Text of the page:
The American way of life for many people changed in a matter of days as federal, state and local agencies and businesses began scrambling in response to the viral pandemic. And charitable nonprofits, where people can turn when most in need, are feeling the change just like everyone else. While donations have gone up, so has the need.
“I think certainly front-line organizations have been able to raise some money specifically for COVID response, but I think they will expend that, and are expending money at a higher rate than they normally would,” said Loudoun Hunger Relief Executive Director Jennifer Montgomery, who leads the Loudoun Human Service Network.
Some types of fundraising have disappeared entirely—such as events-based fundraisers like sports tournaments or galas. Community Foundation for Loudoun and Northern Fauquier Counties Director of Grants and Nonprofit Programs Nicole Acosta said nonprofits that were relying on that funding “are having to pivot very quickly.”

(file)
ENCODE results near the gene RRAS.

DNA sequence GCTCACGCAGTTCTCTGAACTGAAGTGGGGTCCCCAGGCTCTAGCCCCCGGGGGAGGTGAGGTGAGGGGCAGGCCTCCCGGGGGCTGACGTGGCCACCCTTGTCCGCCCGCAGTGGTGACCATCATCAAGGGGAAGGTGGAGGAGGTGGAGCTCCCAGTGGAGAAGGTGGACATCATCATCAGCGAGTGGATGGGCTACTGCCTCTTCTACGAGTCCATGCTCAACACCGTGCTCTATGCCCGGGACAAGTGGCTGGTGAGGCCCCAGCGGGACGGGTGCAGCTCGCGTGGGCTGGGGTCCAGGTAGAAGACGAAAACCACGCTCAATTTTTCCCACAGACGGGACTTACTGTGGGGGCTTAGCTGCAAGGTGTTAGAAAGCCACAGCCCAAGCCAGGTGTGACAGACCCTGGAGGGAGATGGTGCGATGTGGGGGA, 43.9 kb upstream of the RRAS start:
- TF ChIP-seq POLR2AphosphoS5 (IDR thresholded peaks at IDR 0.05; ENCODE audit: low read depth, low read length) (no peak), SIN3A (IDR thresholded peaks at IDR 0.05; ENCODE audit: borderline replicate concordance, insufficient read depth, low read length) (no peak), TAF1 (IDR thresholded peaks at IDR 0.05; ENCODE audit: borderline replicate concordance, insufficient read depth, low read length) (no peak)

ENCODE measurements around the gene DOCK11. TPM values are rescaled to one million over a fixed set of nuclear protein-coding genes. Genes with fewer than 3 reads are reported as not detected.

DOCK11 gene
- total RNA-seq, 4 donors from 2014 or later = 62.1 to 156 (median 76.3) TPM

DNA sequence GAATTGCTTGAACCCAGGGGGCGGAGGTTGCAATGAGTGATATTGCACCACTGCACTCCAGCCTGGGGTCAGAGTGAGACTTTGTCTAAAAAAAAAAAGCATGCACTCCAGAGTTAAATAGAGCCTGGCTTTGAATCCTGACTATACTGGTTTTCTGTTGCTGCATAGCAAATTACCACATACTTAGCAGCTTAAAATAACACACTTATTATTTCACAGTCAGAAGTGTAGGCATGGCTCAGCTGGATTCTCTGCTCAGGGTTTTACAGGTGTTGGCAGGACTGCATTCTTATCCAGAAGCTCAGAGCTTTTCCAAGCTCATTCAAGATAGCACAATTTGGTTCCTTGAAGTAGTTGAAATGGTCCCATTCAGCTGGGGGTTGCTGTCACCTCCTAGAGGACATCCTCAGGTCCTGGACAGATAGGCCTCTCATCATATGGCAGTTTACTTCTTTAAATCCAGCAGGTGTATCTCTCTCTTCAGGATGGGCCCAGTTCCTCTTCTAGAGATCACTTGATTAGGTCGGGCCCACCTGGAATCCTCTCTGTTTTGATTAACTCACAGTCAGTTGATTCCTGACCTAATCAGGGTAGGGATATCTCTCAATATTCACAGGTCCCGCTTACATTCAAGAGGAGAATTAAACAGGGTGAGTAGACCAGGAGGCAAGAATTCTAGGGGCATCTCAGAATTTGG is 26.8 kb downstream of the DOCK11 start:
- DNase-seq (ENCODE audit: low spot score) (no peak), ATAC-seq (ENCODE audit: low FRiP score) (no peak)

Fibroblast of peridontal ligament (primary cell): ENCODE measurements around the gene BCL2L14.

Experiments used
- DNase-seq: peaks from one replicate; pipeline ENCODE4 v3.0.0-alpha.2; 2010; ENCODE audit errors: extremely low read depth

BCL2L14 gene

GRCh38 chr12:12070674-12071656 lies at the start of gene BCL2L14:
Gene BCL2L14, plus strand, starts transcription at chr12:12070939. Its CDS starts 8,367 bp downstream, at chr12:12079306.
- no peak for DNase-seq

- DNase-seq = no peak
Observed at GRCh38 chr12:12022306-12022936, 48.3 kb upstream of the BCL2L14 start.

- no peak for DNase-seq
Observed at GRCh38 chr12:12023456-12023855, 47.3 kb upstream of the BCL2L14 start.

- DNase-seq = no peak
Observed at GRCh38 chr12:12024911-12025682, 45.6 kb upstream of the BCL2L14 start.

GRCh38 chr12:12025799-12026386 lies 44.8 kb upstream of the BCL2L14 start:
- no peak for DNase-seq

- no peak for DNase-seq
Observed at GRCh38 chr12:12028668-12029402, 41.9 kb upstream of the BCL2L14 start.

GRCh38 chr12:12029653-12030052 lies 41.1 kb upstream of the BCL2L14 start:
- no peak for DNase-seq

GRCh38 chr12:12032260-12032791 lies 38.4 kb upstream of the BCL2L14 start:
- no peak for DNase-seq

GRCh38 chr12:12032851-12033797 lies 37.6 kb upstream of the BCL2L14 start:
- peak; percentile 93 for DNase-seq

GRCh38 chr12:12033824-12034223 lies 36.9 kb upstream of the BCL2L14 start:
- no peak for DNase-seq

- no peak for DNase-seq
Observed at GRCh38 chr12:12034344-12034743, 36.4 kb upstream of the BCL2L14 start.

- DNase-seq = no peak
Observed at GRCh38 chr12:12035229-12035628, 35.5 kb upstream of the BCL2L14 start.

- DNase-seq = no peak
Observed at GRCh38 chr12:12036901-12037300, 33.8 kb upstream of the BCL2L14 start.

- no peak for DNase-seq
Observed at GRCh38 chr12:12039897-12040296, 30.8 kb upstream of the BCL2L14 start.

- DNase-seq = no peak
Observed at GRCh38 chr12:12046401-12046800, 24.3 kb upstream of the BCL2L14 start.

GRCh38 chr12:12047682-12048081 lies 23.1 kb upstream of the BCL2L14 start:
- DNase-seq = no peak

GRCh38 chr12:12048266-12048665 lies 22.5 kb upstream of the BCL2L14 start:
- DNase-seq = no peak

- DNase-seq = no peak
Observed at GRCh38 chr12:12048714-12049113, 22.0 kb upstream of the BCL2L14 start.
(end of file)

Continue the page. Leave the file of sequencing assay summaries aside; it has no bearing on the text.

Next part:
Other nonprofits collect fees for their services—either from the clients themselves, or through reimbursements from government programs like Medicaid. If those nonprofits aren’t able to serve clients ordered to stay at home out of group settings, they aren’t able to bill, and don’t get any funding.
Meanwhile, as businesses are affected, so is their charitable giving.
“Some of our large corporations, businesses, I’ve seen on Facebook make some really large, generous gifts,” Acosta said. “But I think some of our smaller businesses who are super community-minded and are giving back all the time, they’re giving back the ways they can, but they’re just not going to be able to give in financial contributions to nonprofits at the rate they were before.”
And Montgomery said while there has been an outpouring of giving, there are also some regular donors to nonprofits who have either lost their jobs or are just holding onto their money right now to make sure they have enough for their family—“which is completely understandable.”
And Montgomery said there are also organizations that are not front-line nonprofits like Loudoun Hunger Relief or HealthWorks for Northern Virginia, but which are still important for dealing with a crisis like the COVID-19 pandemic.
“There will be nonprofits that are teetering on the brink of closure, and those nonprofits are going to be important in a few months when hopefully things are better,” she said. “And they’re really important to the fabric of a healthy community.”
At the same time, nonprofits are changing how they do business.